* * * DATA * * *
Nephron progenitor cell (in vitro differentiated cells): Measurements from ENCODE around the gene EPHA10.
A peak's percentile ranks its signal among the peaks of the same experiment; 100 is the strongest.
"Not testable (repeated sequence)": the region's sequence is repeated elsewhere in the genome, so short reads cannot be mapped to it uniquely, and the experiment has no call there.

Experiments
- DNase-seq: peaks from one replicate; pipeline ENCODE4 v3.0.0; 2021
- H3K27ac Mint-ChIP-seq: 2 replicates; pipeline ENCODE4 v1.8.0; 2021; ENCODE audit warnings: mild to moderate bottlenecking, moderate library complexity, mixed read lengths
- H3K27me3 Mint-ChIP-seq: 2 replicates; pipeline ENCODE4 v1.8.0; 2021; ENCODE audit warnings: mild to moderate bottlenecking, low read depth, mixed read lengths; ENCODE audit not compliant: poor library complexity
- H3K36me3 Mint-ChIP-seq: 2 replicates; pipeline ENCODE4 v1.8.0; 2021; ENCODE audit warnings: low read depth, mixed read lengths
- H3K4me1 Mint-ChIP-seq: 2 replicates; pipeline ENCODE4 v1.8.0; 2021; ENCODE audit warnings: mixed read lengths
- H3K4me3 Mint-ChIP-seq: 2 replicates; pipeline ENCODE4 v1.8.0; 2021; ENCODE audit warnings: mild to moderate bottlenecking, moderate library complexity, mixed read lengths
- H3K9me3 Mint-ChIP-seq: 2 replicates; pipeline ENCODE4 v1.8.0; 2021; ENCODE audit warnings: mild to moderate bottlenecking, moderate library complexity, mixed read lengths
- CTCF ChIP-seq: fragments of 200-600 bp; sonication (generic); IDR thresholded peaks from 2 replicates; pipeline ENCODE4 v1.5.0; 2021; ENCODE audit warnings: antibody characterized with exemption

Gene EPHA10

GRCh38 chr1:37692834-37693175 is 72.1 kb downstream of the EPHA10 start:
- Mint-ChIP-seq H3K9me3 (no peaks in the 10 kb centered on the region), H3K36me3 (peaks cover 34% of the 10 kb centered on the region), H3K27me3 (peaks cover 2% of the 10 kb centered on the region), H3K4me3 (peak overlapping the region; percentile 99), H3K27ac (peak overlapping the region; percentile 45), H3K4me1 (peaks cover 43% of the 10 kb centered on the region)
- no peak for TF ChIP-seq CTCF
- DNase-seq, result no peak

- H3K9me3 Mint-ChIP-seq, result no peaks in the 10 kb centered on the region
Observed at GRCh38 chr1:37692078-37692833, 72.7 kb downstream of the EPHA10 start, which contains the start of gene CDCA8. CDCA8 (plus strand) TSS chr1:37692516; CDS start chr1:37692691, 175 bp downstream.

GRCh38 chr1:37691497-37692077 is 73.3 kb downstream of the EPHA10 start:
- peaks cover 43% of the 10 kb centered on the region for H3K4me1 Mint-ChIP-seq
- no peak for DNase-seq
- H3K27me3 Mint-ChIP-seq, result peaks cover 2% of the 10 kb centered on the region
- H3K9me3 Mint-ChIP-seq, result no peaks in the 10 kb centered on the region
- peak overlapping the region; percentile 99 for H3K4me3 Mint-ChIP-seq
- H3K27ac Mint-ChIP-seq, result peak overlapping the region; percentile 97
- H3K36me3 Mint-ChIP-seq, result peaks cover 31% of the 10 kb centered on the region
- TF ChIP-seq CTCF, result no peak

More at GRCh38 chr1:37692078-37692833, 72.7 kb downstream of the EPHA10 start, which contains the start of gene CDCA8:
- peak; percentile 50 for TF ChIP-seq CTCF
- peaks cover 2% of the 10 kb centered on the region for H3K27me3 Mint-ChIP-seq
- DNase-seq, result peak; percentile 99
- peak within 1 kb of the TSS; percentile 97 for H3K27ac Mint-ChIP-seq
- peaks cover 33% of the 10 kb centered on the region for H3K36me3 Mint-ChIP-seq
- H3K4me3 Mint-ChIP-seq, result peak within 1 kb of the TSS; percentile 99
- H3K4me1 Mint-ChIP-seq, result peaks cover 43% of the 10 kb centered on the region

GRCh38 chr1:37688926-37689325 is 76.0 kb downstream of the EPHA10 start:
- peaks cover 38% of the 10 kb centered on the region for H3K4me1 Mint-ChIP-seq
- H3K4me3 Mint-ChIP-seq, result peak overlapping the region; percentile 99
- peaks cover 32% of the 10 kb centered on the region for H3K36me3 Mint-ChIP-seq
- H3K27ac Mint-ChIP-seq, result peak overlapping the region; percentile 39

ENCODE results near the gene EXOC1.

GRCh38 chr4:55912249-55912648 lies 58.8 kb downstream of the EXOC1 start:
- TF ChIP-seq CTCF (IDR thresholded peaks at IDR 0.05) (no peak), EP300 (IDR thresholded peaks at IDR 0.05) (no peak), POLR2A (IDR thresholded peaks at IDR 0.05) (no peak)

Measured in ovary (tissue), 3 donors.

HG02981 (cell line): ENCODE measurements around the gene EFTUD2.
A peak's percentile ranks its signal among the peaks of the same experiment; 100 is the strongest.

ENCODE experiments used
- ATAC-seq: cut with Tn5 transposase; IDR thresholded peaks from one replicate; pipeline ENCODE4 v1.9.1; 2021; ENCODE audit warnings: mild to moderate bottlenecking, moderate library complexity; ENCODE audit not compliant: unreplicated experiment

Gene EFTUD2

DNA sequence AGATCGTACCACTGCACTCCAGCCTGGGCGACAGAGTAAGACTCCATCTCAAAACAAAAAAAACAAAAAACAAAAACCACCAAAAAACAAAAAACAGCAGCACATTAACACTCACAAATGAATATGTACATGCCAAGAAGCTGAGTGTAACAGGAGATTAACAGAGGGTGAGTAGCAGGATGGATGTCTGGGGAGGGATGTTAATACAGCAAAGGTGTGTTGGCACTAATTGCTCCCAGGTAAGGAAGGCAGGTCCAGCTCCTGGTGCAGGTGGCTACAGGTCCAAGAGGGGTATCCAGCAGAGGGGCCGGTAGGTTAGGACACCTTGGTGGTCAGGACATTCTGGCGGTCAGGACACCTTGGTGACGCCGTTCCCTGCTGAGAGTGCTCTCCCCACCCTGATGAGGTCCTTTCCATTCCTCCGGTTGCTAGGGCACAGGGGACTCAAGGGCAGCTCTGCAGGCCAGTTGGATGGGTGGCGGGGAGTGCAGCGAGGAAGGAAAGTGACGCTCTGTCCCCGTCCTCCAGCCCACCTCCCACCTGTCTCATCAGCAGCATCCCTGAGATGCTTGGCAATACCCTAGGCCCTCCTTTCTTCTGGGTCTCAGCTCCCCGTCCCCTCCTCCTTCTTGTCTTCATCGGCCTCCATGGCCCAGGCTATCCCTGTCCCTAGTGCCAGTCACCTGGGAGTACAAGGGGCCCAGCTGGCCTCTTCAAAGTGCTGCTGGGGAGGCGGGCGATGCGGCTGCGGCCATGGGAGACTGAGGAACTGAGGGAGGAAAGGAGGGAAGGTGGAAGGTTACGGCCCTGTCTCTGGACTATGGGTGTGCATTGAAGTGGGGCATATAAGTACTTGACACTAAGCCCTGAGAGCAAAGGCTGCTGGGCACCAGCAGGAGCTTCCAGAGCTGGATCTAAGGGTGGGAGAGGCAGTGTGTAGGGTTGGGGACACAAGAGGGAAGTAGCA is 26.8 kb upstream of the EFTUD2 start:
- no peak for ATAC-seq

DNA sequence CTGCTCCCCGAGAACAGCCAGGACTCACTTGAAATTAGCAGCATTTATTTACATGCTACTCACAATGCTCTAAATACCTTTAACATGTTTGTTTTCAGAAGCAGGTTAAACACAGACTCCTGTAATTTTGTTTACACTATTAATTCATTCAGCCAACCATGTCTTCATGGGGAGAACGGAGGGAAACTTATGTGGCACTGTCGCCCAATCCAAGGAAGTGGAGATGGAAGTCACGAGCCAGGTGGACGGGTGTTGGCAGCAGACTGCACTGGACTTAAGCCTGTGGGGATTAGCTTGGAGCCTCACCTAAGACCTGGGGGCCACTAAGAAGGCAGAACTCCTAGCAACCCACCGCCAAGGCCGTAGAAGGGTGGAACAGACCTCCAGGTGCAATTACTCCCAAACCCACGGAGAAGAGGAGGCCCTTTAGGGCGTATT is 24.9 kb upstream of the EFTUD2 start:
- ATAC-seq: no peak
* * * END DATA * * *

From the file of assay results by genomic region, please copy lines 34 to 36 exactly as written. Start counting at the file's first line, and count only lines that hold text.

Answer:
- peaks cover 33% of the 10 kb centered on the region for H3K36me3 Mint-ChIP-seq
- H3K4me3 Mint-ChIP-seq, result peak within 1 kb of the TSS; percentile 99
- H3K4me1 Mint-ChIP-seq, result peaks cover 43% of the 10 kb centered on the region